Cora and Austin met in 2011 when they attended college in Sacramento. They grew up in the same area and even had mutual friends but somehow never crossed paths until a fateful birthday party. “We immediately hit it off,” remembers Cora. “There was an undeniable chemistry between us.”
While on an Alaskan cruise several years later, Austin popped the question. After deciding not to go on any planned excursions and just venture out on their own, the couple rented mopeds and asked for recommendations on where to go. They were given directions to an old cemetery that most tourists bypass. “We walked all the way through and found a hidden waterfall in the back,” Cora says. “Austin pulled a little jewelry box out of his pocket, dropped to one knee and asked me to marry him!” The diamond in the ring once belonged to Cora’s grandmother.
While planning the wedding, Cora and Austin made adjustments to the style and feel as the process went on. “I think it’s important to have an idea of what you want but also be flexible with your vision,” shares the bride. They found inspiration on Pinterest but added their own personal touches. “I think that’s what separates one wedding from another and makes it so special.”
Cora is the first to admit that planning a wedding can be a time-consuming task. “I remember everyone saying ‘Don’t stress the small stuff’ but I couldn’t help it,” she says. “Now, looking back I wish I would of allowed myself to enjoy it more. It goes by so fast, and when it was all said and done, I actually missed it.”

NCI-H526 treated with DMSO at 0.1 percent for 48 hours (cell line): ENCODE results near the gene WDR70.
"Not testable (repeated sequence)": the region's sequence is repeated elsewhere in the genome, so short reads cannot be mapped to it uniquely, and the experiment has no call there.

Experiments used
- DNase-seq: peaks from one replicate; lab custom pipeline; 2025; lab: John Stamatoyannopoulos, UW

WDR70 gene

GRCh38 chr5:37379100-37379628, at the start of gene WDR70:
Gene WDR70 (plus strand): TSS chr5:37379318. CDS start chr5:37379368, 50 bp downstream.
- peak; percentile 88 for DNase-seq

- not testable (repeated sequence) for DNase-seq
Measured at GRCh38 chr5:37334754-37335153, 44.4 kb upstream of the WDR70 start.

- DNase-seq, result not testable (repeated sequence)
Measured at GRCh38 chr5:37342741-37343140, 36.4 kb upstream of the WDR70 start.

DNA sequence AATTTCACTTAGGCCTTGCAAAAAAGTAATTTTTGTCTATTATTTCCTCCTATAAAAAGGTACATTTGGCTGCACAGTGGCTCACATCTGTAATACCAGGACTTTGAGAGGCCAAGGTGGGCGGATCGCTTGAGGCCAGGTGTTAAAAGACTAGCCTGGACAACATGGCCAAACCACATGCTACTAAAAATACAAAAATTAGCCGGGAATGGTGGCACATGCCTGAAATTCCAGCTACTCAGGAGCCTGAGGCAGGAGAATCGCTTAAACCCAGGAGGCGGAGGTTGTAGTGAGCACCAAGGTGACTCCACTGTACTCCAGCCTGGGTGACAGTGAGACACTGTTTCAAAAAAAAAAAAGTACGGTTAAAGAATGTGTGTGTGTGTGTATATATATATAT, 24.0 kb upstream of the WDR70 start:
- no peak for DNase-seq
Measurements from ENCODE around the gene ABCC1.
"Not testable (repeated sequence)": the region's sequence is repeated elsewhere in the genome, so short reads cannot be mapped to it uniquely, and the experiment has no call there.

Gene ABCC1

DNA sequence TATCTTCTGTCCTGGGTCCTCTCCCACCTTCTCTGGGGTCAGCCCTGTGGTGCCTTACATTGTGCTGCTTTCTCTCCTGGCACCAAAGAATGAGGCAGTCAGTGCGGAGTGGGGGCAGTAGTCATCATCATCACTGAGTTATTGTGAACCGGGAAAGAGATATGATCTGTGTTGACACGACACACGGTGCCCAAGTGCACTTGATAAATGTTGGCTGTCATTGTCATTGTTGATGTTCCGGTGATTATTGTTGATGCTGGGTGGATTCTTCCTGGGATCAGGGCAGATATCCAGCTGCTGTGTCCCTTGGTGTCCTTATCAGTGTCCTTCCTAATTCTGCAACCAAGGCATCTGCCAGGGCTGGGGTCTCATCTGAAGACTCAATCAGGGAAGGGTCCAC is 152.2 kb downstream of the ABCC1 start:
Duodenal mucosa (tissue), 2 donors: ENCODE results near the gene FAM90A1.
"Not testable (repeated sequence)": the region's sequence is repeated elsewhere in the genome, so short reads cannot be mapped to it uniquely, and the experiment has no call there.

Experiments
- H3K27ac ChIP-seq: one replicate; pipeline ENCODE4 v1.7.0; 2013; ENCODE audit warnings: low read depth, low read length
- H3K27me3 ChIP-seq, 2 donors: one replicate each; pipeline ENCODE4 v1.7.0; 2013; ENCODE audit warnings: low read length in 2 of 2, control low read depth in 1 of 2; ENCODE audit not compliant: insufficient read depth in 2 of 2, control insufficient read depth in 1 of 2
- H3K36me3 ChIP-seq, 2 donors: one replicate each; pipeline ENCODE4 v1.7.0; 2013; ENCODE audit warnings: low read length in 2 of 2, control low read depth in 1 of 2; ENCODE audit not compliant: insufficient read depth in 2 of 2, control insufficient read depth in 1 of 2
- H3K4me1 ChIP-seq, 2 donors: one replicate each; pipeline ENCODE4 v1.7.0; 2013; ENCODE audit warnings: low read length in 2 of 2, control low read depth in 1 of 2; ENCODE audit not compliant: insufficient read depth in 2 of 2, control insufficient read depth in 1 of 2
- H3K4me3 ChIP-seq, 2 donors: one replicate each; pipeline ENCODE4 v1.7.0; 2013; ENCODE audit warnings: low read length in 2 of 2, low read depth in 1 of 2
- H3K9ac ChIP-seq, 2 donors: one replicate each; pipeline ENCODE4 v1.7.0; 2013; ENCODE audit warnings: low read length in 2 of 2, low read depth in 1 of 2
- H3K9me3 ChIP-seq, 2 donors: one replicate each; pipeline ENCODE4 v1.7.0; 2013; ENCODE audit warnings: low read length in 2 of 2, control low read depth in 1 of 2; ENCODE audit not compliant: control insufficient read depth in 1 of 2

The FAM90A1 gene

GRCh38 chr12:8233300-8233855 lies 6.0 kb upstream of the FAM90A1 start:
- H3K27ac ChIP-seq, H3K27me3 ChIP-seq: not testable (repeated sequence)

Once the big day arrived, the couple exchanged their personally written vows. “It’s hard to put such intimate, deep feelings into words let alone say them out loud in front of all your family and friends,” she confides, “but it made it unique.”
Guests moved on to the reception at Mertz Ranch, a family friend’s private venue in Winters. The newlyweds enjoyed greeting each of their attendees throughout the evening. One moment that stood out for Cora was her father-daughter dance. “Our song was the wedding version of ‘Sweet Child o’ Mine’,” she says. “And when we walked out on to the dance floor the version by Guns N’ Roses started to play. The wrong song! I don’t know why but I didn’t care. I didn’t even tell the DJ it was the wrong version. My dad and I just looked at each other and laughed and we danced.”
— Darren Elms